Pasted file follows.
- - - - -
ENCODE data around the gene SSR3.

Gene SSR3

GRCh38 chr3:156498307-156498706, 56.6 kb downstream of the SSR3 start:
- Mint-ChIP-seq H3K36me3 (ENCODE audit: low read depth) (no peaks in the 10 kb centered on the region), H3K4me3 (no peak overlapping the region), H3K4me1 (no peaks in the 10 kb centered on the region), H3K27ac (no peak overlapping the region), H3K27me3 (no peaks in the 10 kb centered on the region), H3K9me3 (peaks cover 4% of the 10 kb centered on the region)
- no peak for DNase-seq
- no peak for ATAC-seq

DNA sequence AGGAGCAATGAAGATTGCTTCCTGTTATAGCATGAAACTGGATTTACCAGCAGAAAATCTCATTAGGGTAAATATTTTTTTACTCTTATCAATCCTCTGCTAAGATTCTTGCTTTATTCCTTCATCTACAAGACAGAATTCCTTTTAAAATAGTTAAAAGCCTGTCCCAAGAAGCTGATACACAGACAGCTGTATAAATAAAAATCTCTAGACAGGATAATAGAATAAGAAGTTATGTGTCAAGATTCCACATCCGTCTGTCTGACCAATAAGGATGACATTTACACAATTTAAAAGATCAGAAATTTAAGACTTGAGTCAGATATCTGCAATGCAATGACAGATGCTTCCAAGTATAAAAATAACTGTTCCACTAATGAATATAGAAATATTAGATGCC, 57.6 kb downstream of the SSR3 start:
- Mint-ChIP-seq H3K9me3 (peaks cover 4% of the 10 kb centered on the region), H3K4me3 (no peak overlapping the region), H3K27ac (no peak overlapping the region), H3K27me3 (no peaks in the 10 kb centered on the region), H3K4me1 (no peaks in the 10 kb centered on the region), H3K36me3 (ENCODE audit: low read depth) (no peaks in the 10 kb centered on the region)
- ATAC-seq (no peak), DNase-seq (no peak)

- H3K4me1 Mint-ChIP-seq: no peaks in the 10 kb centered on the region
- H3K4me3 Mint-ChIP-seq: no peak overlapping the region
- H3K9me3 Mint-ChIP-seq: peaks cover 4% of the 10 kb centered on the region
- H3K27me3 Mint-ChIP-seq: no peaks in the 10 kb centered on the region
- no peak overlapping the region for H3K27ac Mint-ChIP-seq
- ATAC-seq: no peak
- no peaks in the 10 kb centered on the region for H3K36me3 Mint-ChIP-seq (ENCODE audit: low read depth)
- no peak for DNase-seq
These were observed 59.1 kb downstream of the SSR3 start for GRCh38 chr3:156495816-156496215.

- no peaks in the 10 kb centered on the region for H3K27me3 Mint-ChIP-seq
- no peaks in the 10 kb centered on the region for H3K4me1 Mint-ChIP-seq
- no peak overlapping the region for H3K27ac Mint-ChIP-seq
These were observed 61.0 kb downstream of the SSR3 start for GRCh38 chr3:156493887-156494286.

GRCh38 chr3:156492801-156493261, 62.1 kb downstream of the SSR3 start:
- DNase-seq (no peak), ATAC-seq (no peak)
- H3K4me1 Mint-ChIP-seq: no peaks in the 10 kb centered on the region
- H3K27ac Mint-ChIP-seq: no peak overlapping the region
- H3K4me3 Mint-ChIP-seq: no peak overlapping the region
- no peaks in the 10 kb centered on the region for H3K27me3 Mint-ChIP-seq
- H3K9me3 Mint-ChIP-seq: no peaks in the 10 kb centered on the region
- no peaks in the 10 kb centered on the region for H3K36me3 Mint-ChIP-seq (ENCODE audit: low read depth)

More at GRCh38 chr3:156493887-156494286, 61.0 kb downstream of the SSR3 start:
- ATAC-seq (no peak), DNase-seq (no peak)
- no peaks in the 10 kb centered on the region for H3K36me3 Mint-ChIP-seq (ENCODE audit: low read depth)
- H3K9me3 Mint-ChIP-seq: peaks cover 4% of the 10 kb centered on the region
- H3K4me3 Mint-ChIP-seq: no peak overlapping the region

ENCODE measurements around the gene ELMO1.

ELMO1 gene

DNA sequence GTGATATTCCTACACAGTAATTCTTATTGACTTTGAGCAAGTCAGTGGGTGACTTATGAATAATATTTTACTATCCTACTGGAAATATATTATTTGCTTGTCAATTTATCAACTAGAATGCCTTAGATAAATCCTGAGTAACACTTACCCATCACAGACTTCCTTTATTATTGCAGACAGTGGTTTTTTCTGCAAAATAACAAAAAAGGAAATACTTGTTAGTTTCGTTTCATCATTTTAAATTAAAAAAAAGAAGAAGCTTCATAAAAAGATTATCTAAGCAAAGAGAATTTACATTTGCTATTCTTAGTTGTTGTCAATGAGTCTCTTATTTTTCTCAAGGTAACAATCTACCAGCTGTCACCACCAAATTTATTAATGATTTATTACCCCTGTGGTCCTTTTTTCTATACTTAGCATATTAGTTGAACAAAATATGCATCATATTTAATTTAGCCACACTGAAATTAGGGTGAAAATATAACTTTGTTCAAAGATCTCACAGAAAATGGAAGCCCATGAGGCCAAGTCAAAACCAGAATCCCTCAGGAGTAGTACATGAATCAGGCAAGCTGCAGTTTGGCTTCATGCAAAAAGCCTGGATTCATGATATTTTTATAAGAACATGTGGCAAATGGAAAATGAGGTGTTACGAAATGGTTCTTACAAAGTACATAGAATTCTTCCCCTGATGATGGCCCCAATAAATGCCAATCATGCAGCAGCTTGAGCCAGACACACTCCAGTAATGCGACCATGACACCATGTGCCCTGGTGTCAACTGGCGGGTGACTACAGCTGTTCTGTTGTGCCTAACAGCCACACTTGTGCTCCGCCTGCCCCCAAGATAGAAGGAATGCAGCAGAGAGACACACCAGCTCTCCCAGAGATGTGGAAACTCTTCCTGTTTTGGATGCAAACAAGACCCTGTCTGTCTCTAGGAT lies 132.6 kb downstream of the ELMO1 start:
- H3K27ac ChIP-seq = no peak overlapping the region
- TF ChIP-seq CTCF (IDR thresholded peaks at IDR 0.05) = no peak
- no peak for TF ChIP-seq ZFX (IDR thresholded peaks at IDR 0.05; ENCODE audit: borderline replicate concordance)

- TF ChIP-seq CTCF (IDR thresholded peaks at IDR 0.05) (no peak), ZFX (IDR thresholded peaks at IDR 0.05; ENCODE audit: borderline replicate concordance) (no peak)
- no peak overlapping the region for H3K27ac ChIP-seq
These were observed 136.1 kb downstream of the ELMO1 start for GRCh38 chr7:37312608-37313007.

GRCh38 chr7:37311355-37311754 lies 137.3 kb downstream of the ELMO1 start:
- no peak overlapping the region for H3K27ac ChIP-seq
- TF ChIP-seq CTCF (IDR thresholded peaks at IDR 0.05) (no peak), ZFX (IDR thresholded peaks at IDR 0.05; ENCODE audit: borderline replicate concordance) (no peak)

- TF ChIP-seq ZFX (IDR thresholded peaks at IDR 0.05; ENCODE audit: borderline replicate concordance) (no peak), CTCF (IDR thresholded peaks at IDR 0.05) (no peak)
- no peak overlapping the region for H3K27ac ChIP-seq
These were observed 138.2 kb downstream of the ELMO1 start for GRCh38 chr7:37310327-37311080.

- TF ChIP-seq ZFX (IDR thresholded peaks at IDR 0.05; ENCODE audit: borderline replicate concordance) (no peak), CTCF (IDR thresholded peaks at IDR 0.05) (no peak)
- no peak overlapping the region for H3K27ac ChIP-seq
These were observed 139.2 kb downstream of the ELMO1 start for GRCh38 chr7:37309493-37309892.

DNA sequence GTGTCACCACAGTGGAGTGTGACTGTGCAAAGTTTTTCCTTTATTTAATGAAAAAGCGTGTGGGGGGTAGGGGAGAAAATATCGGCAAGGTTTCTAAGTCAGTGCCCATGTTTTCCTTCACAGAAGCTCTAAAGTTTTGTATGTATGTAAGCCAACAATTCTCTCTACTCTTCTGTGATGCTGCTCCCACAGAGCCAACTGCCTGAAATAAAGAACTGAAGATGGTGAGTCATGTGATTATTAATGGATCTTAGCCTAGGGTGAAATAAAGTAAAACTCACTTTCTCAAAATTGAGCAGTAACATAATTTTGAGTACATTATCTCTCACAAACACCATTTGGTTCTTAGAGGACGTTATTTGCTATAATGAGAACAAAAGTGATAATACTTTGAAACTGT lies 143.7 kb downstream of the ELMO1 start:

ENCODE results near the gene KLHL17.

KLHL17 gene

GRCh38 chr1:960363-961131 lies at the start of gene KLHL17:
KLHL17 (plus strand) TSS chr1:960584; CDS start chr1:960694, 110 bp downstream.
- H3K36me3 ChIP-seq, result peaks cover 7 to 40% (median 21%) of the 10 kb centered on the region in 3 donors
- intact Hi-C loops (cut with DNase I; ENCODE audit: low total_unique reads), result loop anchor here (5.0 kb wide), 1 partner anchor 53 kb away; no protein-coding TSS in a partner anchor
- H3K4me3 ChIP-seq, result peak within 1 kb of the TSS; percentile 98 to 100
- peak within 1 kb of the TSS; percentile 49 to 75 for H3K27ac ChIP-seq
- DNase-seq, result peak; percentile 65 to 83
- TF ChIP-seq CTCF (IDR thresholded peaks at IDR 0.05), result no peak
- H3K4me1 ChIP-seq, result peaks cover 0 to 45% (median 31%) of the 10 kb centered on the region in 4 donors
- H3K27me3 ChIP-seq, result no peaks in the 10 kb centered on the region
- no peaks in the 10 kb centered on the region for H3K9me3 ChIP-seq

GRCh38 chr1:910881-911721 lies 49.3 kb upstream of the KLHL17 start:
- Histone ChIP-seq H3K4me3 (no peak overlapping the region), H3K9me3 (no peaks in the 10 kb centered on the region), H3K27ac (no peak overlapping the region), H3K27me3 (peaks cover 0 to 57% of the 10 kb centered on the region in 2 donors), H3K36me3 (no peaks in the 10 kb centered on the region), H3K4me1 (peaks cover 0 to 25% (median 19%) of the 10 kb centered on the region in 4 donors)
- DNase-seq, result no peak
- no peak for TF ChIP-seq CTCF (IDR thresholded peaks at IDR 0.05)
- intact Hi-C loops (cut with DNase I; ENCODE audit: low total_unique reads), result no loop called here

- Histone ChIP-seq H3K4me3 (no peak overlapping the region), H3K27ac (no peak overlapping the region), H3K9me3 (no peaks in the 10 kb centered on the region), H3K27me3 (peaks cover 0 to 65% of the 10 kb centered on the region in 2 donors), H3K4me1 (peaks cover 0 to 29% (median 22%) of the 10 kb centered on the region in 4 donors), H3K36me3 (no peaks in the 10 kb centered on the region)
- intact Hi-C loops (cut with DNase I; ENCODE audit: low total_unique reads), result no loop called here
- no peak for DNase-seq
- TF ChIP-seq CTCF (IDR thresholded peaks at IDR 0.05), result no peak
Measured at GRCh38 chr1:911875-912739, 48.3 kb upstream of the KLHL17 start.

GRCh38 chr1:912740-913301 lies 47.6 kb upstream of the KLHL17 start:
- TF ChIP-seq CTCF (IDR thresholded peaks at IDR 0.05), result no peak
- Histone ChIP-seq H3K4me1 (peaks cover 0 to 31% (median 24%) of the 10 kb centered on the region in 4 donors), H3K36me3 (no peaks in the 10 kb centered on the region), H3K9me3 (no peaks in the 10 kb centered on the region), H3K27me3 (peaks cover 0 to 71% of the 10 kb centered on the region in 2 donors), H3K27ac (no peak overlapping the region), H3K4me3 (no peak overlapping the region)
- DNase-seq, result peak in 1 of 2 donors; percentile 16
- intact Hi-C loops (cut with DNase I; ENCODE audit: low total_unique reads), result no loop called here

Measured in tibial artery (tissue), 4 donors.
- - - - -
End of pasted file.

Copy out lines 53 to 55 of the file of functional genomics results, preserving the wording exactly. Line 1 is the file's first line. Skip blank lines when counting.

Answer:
These were observed 139.2 kb downstream of the ELMO1 start for GRCh38 chr7:37309493-37309892.

DNA sequence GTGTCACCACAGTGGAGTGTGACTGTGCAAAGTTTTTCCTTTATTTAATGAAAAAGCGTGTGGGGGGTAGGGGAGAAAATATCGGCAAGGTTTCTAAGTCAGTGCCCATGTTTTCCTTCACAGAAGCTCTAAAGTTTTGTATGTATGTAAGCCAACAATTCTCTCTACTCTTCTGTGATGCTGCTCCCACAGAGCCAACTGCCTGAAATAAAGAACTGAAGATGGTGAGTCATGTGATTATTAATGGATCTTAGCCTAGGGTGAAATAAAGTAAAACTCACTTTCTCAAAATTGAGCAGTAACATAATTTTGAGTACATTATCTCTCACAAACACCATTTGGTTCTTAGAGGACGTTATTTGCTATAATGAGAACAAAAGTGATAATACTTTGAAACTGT lies 143.7 kb downstream of the ELMO1 start:

ENCODE results near the gene KLHL17.